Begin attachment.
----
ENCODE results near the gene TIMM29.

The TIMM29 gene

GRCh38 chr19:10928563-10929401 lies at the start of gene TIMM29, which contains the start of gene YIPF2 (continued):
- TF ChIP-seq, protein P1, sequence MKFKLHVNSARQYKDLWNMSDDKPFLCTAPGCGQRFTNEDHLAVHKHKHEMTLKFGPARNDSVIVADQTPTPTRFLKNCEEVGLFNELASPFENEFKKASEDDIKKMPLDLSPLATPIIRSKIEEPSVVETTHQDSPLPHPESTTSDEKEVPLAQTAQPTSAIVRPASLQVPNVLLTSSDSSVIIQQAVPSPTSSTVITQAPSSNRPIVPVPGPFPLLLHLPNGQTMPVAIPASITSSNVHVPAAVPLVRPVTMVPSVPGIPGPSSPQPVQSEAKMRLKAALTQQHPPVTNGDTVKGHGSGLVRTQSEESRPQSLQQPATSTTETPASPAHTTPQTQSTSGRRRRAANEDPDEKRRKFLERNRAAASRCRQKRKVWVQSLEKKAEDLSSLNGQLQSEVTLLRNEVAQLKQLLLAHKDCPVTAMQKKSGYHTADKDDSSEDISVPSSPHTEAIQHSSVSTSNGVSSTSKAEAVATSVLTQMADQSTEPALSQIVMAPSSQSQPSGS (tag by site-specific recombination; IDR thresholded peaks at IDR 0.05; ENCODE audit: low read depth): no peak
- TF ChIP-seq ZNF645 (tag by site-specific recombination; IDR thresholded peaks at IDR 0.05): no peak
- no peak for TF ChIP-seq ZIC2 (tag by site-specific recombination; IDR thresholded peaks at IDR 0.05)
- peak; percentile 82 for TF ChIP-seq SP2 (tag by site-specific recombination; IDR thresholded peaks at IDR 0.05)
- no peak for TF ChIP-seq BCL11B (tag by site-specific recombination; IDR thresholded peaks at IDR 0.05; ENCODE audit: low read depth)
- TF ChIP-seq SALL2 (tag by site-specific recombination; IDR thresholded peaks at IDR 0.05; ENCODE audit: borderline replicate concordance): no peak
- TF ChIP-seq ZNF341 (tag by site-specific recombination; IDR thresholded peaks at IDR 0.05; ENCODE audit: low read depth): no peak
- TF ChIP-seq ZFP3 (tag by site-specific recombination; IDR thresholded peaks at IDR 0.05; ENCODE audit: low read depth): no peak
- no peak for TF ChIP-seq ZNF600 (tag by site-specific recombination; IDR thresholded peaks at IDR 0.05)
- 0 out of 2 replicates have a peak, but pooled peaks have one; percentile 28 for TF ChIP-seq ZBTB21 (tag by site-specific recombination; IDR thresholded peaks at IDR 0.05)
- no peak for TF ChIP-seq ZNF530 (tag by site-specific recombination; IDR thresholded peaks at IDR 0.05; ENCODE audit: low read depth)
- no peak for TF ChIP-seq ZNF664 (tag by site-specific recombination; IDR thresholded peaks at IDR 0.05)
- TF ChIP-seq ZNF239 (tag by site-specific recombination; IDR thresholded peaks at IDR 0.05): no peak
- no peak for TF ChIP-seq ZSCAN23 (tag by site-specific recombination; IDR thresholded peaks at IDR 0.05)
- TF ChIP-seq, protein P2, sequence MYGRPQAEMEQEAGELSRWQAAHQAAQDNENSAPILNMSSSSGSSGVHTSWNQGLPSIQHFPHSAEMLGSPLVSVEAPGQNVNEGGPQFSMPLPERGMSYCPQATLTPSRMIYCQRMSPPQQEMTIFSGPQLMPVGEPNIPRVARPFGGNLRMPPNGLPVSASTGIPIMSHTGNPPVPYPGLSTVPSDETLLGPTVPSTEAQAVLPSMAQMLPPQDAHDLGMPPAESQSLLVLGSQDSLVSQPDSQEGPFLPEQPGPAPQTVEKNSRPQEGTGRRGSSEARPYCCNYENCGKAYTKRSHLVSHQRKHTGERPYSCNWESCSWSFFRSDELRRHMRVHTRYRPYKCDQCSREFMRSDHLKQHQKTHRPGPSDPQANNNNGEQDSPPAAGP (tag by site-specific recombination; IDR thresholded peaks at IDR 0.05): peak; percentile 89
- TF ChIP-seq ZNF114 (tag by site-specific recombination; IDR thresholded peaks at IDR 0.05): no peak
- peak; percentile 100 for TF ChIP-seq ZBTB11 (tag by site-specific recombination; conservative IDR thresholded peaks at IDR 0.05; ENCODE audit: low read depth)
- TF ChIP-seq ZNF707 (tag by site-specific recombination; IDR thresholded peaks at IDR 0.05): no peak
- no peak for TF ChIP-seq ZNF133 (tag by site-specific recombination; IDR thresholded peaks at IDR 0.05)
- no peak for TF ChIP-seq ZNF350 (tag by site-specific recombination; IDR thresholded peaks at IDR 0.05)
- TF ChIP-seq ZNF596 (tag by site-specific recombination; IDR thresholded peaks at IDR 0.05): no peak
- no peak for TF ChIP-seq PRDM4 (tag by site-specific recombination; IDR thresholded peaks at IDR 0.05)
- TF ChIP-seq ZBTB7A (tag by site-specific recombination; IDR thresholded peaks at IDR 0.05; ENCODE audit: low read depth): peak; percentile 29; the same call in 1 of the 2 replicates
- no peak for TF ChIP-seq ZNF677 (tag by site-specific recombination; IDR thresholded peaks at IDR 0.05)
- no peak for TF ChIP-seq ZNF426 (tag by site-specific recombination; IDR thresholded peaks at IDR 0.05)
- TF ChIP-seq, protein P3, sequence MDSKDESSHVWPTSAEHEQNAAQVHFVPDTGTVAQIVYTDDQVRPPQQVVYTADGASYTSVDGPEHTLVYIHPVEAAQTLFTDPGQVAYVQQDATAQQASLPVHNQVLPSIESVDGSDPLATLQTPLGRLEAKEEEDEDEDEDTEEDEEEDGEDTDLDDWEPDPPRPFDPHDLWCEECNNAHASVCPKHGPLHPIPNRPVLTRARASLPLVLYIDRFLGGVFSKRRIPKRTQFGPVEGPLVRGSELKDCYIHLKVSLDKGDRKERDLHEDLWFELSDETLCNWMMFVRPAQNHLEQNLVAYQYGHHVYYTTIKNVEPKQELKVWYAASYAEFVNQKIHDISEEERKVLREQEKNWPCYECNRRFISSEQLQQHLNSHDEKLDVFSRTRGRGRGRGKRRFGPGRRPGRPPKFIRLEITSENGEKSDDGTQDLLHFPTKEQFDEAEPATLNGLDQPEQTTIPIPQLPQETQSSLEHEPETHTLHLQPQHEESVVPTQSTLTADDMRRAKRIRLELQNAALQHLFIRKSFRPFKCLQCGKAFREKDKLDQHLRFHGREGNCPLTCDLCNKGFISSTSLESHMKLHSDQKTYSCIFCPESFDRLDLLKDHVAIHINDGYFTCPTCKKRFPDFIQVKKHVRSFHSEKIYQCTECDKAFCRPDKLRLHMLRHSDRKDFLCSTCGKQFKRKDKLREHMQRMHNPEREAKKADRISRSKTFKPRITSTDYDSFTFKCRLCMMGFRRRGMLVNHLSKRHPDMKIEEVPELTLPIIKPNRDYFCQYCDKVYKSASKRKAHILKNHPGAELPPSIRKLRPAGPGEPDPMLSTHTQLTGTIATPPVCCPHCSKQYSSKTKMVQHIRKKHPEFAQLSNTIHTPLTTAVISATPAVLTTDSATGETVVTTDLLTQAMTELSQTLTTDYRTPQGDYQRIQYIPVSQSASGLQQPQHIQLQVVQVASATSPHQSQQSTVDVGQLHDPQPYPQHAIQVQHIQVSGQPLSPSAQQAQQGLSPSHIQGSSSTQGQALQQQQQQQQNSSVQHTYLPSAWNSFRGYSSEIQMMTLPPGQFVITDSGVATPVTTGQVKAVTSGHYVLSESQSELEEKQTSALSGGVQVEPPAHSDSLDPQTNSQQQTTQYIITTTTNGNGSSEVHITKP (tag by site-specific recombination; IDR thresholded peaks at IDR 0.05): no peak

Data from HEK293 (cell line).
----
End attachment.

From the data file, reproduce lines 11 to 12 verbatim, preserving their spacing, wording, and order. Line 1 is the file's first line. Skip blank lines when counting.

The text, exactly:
- TF ChIP-seq ZFP3 (tag by site-specific recombination; IDR thresholded peaks at IDR 0.05; ENCODE audit: low read depth): no peak
- no peak for TF ChIP-seq ZNF600 (tag by site-specific recombination; IDR thresholded peaks at IDR 0.05)